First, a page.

WASHINGTON (Reuters) - Several large retail companies, including Wal-Mart, Target, Best Buy and Macy's, are making a direct appeal to President Donald Trump not to impose massive tariffs on goods imported from China, in a letter sent to the White House on Monday.
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The Trump administration is said to be preparing tariffs against Chinese information technology, telecoms and consumer products in an attempt to force changes in Beijing's intellectual property and investment practices. Washington could impose more than $60 billion in tariffs on goods ranging from electronics to apparel, footwear and toys.
"At the same time, we are concerned about the negative impact as you consider remedial actions under Section 301 of the Trade Act could have on America's working families," the letter states. "Applying any additional broad-based tariff as part of a Section 301 action would worsen this inequity and punish American working families with higher prices on household basics like clothing, shoes, electronics, and home goods."
The letter is the latest example of the growing division between the Trump administration and the business community over trade policy. On Sunday, a group of trade associations that represent most of the United States' large businesses penned a letter echoing concerns about the economic ramifications of tariffs. Trade associations publicly pushing back include the U.S. Chamber of Commerce, the National Retail Federation and the Information Technology Industry Council.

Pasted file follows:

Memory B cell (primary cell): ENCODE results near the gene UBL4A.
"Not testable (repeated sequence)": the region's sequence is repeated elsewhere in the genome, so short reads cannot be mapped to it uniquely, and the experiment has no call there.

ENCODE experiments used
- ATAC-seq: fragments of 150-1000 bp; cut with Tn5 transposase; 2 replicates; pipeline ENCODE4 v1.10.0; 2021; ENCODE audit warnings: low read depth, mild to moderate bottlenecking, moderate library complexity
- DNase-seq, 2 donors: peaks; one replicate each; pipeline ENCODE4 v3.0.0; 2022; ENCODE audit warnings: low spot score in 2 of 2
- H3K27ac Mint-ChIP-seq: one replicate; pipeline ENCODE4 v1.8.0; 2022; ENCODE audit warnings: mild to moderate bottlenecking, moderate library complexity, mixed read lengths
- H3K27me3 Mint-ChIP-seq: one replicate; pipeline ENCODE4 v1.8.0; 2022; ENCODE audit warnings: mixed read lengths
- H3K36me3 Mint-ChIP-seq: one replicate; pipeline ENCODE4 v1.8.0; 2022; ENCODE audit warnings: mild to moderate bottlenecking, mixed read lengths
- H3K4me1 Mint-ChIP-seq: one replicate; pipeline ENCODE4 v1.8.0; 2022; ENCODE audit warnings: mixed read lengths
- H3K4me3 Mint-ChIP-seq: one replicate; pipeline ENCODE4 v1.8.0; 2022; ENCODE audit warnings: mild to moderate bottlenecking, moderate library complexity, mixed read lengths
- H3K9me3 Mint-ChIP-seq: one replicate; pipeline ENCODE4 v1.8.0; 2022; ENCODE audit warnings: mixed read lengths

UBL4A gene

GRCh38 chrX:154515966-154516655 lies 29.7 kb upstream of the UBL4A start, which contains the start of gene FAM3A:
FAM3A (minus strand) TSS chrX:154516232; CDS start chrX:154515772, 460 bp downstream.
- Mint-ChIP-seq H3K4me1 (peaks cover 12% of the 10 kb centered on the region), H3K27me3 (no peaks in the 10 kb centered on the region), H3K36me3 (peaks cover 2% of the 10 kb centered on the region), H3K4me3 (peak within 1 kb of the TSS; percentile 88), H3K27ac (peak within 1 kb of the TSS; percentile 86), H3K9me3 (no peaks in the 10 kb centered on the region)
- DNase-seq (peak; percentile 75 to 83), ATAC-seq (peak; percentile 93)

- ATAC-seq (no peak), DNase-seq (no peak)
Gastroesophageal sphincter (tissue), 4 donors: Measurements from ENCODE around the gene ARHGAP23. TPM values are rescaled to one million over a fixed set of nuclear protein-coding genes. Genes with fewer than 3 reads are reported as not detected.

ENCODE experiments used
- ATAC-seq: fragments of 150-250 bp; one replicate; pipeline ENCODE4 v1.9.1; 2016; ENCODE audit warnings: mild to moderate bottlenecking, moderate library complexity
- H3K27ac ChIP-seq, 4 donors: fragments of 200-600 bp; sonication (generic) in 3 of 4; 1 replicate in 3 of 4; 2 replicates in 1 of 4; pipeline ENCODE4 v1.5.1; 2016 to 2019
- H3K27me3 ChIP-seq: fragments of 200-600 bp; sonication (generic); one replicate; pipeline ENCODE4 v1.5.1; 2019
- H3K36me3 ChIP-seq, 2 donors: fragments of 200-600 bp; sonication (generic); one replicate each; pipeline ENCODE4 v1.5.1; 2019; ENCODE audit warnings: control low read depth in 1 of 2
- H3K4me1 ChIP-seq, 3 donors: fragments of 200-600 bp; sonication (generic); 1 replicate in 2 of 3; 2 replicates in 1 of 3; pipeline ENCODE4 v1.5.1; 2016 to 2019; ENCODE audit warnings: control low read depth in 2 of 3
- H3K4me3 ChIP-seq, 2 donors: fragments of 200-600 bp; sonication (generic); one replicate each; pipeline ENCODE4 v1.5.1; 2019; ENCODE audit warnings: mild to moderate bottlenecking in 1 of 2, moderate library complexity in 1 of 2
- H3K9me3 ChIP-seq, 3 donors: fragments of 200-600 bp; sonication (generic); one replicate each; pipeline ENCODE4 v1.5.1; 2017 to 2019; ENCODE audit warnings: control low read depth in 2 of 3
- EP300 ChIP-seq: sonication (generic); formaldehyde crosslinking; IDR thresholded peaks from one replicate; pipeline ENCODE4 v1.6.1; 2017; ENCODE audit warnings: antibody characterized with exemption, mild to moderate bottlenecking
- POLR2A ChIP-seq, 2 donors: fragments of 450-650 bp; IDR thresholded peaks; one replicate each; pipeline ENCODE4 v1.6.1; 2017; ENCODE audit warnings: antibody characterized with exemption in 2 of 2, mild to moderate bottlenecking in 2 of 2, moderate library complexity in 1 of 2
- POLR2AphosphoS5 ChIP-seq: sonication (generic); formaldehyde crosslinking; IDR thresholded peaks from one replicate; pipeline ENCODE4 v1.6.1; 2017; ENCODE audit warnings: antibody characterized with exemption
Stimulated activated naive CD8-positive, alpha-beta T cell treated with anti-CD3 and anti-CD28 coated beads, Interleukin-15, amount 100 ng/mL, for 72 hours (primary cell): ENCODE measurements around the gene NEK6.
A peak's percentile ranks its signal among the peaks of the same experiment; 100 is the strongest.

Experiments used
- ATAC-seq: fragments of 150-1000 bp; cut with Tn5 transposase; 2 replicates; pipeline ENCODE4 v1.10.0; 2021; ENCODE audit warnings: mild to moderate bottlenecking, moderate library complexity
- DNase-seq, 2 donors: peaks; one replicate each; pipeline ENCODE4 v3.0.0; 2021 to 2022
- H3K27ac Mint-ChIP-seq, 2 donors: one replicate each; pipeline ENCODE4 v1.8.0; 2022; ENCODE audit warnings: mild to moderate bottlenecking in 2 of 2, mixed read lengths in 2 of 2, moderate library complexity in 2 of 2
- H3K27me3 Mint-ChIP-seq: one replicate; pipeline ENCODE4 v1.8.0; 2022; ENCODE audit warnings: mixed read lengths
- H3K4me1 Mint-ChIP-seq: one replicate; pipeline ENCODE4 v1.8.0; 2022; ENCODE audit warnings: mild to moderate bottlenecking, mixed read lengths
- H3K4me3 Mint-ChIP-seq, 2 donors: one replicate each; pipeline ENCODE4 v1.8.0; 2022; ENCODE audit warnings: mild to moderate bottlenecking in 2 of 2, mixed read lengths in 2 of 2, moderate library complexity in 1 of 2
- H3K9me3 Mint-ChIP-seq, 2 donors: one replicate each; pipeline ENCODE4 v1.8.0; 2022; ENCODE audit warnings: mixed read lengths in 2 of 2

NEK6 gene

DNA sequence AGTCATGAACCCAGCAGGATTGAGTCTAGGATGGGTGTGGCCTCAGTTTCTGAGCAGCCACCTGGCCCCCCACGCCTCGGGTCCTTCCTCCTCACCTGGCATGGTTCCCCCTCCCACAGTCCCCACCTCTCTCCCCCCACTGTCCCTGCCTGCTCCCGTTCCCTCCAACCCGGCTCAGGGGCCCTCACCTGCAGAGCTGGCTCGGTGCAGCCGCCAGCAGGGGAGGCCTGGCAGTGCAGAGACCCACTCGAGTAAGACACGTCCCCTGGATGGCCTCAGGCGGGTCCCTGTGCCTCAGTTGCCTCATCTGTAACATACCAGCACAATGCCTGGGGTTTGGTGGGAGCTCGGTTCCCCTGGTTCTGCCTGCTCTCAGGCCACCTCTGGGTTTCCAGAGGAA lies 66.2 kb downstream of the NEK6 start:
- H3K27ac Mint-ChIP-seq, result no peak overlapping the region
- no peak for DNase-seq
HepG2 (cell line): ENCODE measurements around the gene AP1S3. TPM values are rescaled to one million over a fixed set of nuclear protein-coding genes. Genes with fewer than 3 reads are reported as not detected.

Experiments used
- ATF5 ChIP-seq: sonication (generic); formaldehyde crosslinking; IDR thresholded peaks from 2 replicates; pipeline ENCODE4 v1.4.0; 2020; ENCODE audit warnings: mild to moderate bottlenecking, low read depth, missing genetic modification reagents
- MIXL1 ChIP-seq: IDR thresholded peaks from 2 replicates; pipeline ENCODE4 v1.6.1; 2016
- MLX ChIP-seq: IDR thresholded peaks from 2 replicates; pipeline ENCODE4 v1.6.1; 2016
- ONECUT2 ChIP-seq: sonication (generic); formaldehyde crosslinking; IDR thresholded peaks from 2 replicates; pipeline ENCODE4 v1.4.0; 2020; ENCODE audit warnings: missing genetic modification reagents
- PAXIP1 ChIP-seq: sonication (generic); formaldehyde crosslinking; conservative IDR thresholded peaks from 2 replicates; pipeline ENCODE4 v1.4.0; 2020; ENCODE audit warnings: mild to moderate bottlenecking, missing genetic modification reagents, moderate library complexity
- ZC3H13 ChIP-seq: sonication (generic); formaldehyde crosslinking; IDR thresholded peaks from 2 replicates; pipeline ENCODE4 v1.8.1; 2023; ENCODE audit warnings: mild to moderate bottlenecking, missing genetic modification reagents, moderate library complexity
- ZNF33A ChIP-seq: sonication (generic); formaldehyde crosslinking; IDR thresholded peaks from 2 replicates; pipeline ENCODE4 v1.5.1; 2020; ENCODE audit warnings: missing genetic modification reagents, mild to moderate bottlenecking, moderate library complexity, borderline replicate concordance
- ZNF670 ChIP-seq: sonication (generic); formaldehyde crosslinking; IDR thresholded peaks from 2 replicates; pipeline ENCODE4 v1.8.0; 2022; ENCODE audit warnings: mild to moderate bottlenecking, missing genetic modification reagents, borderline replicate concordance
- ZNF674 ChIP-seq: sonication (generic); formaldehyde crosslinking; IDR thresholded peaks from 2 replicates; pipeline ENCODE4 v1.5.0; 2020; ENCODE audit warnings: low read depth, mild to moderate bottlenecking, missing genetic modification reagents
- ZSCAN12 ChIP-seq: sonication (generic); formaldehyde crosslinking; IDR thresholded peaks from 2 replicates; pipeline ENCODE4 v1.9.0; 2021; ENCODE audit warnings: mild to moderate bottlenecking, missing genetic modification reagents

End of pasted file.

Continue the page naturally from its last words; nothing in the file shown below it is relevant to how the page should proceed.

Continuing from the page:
Sandy Hill, president of the Retail Industry Leaders Association, which organized the letter, argued that tariffs would eliminate any benefit the tax bill provided the economy.
"This is not American industries crying wolf," she said in a statement.
The letter was signed by 24 companies also including Abercrombie & Fitch Co, American Eagle Outfitters, Big Lots, Chico’s FAS, Inc, Columbia Sportswear, Costco, Dollar Tree, Gap Inc, Haverty's Furniture Co, JCPenney, Jo-Ann Stores LLC, Kohl's Department Stores, Inc, Ikea North America Services, LLC, Levi Strauss and Co, Qurate Retail Group, Sears Holding, The Michaels Companies, VF Corp, and Wolverine Worldwide.
The letter asked the administration to work with companies to find a solution.
"As you continue to investigate harmful technology and intellectual property practices, we ask that any remedy carefully consider the impact on consumer prices," the letter stated.
(Reporting by Ginger Gibson; Editing by Sandra Maler)